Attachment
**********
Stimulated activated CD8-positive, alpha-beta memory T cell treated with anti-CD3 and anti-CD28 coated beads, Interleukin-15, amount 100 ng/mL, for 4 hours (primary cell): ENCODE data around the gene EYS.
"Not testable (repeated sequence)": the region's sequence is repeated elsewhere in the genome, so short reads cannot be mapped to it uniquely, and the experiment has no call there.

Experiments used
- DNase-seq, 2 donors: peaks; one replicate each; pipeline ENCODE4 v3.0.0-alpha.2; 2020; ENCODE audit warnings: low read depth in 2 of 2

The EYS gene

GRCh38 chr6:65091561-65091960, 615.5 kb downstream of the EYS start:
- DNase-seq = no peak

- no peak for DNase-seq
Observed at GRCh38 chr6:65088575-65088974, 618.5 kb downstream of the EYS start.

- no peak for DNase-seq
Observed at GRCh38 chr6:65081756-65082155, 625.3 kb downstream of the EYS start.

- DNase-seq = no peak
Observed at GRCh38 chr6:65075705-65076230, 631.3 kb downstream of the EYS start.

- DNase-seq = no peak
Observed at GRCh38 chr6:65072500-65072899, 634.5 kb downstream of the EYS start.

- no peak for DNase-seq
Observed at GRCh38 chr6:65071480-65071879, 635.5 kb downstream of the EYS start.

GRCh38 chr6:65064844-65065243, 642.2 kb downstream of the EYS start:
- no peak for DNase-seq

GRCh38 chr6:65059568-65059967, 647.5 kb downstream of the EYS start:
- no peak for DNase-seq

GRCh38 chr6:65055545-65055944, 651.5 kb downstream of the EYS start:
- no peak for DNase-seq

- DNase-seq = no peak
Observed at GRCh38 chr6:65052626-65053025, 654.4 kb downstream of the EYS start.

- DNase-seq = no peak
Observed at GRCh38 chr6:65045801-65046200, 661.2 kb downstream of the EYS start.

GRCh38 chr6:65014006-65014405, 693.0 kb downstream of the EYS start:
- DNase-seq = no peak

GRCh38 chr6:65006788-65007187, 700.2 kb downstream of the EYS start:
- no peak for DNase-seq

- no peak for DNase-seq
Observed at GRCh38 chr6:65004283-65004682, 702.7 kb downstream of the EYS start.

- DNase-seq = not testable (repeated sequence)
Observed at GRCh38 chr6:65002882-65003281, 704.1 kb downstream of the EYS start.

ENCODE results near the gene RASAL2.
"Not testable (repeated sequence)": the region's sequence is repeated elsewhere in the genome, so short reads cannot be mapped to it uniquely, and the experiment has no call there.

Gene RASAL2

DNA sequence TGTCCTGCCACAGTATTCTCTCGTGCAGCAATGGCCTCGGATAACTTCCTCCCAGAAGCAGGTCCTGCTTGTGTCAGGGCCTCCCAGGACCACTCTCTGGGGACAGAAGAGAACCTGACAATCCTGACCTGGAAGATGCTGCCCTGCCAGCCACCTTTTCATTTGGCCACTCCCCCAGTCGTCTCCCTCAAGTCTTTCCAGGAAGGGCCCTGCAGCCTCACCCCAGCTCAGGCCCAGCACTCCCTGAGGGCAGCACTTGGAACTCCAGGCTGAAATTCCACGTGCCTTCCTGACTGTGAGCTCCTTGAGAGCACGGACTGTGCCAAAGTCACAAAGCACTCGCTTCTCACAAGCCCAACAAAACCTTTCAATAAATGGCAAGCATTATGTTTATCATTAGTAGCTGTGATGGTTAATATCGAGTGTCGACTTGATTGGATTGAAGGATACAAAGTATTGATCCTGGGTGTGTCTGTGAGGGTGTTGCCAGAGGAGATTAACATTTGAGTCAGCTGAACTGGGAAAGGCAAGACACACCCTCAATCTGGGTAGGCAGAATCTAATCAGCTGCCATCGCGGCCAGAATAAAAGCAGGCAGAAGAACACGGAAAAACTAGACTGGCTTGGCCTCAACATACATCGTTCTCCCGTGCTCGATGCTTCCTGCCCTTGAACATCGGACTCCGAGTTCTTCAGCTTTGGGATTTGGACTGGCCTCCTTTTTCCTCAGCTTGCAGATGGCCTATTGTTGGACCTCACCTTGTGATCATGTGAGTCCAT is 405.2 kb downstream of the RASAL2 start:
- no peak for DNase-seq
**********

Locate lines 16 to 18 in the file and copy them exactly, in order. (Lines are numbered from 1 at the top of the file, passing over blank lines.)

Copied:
- no peak for DNase-seq
Observed at GRCh38 chr6:65071480-65071879, 635.5 kb downstream of the EYS start.

GRCh38 chr6:65064844-65065243, 642.2 kb downstream of the EYS start: